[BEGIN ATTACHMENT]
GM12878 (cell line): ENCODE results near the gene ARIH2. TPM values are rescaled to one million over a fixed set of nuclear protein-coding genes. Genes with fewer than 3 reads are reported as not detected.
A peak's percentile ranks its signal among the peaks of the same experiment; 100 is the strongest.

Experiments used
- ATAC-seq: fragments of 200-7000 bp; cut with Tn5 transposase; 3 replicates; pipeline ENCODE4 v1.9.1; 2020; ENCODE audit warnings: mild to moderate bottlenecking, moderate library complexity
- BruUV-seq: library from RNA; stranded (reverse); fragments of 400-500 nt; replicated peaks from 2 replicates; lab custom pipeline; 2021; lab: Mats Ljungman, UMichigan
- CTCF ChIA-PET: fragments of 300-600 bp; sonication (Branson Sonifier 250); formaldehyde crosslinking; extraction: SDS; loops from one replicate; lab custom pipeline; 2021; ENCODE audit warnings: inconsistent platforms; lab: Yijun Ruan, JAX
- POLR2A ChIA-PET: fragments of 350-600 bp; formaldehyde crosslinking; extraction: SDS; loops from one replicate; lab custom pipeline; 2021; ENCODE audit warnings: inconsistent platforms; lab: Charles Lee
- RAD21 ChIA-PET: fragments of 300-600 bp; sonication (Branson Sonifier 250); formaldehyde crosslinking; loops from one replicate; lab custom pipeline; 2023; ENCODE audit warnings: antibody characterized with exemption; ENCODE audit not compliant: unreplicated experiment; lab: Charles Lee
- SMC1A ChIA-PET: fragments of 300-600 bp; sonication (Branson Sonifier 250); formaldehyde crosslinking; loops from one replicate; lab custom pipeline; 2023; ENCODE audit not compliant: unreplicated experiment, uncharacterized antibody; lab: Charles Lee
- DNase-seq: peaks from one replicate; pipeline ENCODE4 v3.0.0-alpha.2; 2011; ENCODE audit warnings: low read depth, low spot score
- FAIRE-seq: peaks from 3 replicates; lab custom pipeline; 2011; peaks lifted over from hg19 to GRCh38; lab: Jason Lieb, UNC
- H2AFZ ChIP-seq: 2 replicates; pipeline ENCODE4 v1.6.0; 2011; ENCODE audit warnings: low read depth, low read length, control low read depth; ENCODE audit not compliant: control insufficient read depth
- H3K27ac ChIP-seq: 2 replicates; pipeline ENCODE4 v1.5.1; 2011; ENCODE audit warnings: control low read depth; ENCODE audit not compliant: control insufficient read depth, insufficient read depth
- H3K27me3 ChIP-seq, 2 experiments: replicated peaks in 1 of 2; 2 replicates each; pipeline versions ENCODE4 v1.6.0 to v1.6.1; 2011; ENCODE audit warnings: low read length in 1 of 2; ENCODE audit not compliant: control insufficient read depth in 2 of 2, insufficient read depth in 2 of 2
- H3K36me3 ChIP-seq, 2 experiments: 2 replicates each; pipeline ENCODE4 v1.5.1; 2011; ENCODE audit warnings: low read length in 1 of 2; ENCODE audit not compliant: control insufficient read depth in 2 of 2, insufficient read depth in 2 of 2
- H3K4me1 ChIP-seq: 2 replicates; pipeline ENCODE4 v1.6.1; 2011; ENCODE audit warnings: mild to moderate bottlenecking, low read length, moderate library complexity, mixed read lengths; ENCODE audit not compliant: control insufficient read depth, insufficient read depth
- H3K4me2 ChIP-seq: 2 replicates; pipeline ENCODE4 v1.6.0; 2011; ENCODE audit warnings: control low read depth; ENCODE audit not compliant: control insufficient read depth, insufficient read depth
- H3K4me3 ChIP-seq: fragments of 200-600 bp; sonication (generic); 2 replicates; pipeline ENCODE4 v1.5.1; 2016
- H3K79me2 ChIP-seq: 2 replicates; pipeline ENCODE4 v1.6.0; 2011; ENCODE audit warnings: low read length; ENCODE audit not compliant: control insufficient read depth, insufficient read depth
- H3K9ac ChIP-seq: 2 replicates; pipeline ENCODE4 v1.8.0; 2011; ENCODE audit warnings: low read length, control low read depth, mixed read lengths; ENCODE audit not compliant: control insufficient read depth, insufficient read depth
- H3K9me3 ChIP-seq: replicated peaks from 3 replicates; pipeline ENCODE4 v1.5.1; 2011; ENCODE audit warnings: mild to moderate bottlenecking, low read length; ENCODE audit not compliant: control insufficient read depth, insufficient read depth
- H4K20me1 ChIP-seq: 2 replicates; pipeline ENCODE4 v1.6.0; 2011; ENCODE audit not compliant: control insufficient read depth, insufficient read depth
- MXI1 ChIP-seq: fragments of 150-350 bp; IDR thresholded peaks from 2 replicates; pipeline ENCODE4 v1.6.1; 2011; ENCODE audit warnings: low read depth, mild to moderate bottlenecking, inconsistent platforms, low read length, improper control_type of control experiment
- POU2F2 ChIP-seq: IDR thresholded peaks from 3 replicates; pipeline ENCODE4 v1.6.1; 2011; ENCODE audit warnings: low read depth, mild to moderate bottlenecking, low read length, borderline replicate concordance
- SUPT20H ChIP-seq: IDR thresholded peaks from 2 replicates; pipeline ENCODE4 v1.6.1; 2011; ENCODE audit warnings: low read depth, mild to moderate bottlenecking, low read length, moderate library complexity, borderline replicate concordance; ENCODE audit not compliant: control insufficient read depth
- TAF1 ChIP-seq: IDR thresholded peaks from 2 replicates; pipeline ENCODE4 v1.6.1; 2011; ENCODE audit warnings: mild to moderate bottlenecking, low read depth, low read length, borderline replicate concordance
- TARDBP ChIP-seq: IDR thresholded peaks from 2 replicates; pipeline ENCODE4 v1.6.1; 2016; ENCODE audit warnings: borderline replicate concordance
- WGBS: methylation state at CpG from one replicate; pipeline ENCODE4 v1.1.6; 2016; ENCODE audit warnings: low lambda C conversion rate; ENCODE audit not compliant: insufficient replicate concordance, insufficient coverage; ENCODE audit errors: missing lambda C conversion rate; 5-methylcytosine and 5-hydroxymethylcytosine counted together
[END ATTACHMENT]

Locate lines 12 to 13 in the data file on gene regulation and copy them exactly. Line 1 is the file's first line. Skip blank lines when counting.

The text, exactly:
- H2AFZ ChIP-seq: 2 replicates; pipeline ENCODE4 v1.6.0; 2011; ENCODE audit warnings: low read depth, low read length, control low read depth; ENCODE audit not compliant: control insufficient read depth
- H3K27ac ChIP-seq: 2 replicates; pipeline ENCODE4 v1.5.1; 2011; ENCODE audit warnings: control low read depth; ENCODE audit not compliant: control insufficient read depth, insufficient read depth